David McElwain of the 2nd Mississippi Cavalry was captured in Ripley, Tenn., on May 22, 1863, and sent to Fort Delaware—a prison dreaded by Confederate prisoners of war. McElwain was one of the lucky souls to survive. This is his story and a larger narrative of life inside the prison. The text is illustrated with wartime and postwar portraits of McElwain, an image of another prisoner, Quartermaster Sgt. William J. Darden of the 5th Texas Infantry, and illustrations of the prison.

 Revenue Stamps & Civil War Photos: An Exploration of Those Little Stamps on CDVs by David A. Norris (pp. 13-15)
The author explains the purpose of the stamps affixed to the backs of cartes de visite, and illustrates the narrative with three representative images.

 A Life in Uniform: The Craig Harburton Album by Jeff Thompson (pp. 16-17)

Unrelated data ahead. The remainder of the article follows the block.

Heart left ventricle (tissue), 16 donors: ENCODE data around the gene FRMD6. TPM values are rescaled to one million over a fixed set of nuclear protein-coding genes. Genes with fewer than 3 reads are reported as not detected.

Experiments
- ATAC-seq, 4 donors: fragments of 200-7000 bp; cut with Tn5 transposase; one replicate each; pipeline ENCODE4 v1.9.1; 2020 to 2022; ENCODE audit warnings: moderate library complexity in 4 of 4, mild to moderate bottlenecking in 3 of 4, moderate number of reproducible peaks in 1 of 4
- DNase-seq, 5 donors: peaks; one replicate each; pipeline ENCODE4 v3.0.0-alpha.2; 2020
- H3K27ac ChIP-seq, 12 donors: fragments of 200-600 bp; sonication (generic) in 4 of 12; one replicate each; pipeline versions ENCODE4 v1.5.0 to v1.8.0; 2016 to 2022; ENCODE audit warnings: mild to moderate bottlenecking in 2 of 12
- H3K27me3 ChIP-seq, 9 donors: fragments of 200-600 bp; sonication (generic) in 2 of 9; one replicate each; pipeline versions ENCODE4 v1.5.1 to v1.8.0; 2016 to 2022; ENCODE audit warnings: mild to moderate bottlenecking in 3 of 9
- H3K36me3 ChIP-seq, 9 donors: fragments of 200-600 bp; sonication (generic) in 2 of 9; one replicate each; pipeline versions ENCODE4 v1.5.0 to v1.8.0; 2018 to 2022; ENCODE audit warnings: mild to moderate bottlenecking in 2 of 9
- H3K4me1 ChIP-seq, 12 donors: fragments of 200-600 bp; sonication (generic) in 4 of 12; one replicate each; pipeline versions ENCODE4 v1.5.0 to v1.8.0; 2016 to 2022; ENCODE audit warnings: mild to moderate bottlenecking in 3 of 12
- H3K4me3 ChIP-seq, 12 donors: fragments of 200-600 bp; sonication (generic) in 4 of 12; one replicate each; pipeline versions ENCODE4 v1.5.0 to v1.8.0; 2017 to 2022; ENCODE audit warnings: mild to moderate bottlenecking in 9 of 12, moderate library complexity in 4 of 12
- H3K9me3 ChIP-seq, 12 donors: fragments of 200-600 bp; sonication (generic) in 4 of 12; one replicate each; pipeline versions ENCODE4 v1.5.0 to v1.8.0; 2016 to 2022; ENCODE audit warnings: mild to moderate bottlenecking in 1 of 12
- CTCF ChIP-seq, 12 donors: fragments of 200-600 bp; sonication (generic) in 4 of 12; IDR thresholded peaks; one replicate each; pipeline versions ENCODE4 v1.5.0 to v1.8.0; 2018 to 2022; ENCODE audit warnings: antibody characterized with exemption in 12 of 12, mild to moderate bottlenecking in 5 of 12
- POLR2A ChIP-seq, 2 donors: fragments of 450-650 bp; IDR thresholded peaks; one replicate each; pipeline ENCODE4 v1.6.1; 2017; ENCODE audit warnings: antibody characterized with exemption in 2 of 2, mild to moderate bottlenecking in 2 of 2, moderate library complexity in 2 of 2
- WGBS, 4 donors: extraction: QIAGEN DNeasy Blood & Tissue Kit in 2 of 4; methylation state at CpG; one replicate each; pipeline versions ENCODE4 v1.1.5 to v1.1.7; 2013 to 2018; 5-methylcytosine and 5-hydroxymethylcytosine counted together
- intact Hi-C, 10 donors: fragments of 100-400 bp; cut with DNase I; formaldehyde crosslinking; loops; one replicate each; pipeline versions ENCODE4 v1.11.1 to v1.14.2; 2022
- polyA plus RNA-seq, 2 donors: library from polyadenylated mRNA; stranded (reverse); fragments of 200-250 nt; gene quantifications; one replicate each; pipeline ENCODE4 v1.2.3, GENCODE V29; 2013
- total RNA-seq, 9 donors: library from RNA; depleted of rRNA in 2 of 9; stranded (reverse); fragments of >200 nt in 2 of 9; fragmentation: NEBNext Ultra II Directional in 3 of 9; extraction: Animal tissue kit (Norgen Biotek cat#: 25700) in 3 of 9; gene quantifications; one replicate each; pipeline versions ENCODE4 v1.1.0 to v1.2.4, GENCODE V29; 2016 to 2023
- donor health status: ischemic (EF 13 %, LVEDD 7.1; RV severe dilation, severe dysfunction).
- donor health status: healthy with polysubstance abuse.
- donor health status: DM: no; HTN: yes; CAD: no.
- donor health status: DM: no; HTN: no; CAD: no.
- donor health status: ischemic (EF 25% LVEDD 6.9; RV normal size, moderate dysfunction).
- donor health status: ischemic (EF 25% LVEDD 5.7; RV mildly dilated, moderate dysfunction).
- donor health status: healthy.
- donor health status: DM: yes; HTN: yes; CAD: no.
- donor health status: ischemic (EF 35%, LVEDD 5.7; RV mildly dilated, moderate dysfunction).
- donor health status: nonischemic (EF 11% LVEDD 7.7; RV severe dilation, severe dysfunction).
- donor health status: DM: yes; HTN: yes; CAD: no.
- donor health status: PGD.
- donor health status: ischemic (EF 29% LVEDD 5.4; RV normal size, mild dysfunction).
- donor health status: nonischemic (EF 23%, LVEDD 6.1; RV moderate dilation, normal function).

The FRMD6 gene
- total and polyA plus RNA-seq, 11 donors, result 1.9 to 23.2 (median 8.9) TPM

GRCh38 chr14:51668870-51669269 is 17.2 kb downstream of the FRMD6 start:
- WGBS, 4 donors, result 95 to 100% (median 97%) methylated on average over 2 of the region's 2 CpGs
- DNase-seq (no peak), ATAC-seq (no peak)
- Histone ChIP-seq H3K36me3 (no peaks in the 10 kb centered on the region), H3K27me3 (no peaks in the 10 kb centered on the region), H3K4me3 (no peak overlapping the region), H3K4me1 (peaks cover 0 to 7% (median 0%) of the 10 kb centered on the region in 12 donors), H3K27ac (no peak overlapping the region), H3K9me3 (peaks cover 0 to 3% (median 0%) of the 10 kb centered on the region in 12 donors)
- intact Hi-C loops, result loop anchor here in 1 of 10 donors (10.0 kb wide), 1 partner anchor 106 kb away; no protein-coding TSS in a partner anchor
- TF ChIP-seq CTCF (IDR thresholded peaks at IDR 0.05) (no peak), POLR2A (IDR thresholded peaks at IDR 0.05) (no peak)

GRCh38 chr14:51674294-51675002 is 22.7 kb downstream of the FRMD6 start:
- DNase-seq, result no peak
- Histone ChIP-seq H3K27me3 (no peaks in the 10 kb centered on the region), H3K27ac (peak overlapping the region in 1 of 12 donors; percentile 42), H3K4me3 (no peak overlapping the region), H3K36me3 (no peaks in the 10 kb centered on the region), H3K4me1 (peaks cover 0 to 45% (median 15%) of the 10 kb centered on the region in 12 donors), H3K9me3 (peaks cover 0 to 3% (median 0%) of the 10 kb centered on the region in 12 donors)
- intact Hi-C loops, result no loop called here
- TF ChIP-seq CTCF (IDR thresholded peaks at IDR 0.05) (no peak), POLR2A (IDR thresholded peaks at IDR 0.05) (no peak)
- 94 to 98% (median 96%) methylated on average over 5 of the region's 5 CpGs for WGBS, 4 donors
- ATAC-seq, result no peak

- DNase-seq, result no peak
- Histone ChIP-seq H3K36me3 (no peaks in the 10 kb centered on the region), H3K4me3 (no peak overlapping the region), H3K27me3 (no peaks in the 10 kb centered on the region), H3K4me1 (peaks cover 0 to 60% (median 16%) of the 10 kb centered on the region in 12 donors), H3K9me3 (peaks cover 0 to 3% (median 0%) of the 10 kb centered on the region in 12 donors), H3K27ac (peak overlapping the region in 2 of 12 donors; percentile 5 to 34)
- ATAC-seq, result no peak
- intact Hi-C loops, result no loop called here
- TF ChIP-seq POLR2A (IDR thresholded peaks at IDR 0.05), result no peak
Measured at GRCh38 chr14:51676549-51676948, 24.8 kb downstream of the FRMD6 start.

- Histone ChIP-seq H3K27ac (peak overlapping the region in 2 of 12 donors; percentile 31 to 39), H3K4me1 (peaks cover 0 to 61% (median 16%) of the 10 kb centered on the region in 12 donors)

A series of images traces the life of Harburton from a boy dressed in military costume in June 1861 to a circa 1876 militiaman in Philadelphia’s elite cavalry unit, the 1st City Troop.

Light & Shadow: Technical Aspects of Photography and Collecting (p. 18)
A listing of format types and their definitions answers the question, “What’s in a name?”

A Life in Uniform, II: Photos from the Album of James Reagles, M.D., Military Surgeon by Paul R. Johnson, M.D., F.A.C.S. (pp. 19-23)
A series of images traces the life and military service of the doctor from his Civil War service as a volunteer in the 62nd New York Infantry to his retirement in 1908 as a captain in the Medical Corps of the regular army.